The model of behavior is also changed in web-structure. Thus whereas in traditional business thinking, based on head-to-head competition the aim is a win/lose situation ('I win , my competitor loses') in the more complex co-evolutionary business environment the aim is a win/win situation in the knowledge the business will succeed if others do. Under the conditions of turbulent fast changing environment it is necessary to make strategic decisions to survive. A more appropriate and powerful approach requires thinking in terms of whole systems, that is web-thinking. Web-strategy asserts that the two basic choices confronting senior management are which webs [or ecosystems] to participate in (or to form), and what role to play in them [25].

Today social networks are growing rapidly. And what is more important they are growing without central control. The structure and dynamics of social networks are determined by interactions between the participants, who, in turn, often have opposite interests. Last researches in the field of social networks make it possible to see the architecture of the order that is constructed by the processes of self-organization [12]. Besides, network theory offers a successful conceptual framework to approach the structure of many complex systems.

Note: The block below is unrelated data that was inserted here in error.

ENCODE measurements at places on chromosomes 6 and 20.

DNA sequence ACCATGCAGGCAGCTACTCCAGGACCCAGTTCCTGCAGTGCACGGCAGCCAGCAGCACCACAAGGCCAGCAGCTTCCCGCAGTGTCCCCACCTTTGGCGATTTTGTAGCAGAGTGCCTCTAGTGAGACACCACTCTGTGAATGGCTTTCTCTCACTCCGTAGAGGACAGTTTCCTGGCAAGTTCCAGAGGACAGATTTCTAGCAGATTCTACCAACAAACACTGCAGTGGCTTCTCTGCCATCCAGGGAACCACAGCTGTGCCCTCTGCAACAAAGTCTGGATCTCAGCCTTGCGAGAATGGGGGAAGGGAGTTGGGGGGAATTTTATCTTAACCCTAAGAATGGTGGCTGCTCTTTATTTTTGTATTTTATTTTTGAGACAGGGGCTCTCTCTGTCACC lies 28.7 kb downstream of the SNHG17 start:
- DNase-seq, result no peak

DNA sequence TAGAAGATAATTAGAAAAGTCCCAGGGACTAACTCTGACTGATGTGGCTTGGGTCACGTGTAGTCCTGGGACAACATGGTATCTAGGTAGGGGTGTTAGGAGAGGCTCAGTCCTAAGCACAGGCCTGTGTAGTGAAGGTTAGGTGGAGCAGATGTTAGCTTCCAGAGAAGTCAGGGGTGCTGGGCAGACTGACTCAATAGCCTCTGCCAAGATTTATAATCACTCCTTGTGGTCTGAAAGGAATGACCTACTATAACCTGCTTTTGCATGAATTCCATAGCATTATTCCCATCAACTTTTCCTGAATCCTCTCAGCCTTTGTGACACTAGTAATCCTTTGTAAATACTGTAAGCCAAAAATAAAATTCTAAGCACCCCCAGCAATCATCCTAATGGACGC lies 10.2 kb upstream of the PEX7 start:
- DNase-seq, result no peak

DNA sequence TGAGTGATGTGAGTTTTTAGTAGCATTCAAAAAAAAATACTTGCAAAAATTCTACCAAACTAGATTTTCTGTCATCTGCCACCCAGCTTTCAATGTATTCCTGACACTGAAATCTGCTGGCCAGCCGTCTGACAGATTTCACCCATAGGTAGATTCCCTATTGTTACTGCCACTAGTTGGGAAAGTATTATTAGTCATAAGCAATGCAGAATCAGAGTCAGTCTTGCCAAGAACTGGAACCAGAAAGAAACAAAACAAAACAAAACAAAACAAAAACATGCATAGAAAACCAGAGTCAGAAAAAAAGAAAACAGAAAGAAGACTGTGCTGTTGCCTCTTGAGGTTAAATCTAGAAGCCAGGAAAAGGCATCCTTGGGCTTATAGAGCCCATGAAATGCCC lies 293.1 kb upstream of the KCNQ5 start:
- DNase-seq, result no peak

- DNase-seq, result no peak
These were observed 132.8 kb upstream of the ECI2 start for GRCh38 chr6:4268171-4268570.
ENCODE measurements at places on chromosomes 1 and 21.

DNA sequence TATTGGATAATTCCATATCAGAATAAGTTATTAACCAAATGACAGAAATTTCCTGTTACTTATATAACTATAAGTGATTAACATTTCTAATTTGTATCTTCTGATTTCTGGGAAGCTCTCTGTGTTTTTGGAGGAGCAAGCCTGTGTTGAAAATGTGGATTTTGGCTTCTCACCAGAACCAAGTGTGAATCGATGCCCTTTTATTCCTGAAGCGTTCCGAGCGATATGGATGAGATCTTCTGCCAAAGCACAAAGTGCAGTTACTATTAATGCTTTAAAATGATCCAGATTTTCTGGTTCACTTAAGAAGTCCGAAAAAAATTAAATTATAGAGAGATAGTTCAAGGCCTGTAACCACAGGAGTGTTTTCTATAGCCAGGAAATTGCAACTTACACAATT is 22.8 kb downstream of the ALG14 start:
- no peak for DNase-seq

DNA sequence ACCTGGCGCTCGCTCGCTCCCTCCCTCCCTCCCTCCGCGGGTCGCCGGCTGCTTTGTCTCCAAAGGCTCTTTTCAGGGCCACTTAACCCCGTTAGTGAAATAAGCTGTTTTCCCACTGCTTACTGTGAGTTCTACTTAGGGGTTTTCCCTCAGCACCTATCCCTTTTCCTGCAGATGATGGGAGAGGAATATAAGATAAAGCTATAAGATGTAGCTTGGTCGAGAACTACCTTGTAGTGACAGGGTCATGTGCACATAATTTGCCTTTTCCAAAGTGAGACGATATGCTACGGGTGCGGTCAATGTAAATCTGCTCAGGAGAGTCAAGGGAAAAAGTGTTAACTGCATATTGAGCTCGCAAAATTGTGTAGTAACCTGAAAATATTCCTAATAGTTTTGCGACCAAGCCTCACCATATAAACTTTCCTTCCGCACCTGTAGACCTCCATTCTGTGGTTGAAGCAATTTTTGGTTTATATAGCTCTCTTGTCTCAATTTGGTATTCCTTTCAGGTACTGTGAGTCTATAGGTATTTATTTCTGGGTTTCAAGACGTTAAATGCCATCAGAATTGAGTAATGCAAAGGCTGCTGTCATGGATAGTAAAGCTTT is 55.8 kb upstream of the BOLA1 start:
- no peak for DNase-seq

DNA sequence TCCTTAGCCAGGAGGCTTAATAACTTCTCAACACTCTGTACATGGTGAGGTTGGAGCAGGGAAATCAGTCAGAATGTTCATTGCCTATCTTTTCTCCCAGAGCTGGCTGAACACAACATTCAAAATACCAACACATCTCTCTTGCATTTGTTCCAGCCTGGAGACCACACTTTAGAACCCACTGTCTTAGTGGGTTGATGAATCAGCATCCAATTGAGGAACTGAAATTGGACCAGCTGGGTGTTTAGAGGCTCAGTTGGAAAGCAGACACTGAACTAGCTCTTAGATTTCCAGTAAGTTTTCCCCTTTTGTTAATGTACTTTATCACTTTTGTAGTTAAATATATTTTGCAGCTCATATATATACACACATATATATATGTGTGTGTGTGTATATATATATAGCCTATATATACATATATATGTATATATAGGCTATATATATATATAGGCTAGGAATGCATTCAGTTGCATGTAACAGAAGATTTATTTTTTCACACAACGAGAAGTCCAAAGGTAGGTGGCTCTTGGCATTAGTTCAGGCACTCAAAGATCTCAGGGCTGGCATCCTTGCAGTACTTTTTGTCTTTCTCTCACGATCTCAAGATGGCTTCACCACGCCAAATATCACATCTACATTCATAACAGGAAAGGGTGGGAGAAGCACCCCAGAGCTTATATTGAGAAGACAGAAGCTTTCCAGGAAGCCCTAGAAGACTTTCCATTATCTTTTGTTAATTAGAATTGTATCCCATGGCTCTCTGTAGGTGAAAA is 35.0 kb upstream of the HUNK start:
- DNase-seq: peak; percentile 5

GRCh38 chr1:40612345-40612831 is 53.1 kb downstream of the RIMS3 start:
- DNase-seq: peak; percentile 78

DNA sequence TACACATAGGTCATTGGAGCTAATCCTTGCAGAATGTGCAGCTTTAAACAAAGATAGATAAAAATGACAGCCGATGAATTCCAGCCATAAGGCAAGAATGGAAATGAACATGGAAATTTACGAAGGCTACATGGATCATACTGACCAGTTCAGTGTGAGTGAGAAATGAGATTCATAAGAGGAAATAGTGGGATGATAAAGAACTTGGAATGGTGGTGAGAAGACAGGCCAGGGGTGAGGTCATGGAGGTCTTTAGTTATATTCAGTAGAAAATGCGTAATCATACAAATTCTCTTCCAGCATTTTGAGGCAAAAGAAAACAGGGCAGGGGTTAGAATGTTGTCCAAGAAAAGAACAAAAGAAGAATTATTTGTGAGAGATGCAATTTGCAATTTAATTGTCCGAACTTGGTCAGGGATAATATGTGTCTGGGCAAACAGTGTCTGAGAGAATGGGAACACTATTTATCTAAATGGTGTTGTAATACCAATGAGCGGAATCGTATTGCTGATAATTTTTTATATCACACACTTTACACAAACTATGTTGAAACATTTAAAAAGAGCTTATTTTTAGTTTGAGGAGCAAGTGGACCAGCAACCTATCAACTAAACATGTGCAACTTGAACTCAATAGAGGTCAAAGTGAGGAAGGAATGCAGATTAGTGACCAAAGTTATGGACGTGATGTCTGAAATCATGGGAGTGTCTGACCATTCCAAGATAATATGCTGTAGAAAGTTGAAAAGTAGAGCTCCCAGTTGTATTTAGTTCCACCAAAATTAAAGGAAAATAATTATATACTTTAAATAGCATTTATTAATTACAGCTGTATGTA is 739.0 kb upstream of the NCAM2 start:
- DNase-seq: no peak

Fig.2 The model of preferential attachment
More connected node continue to be in high demand high demand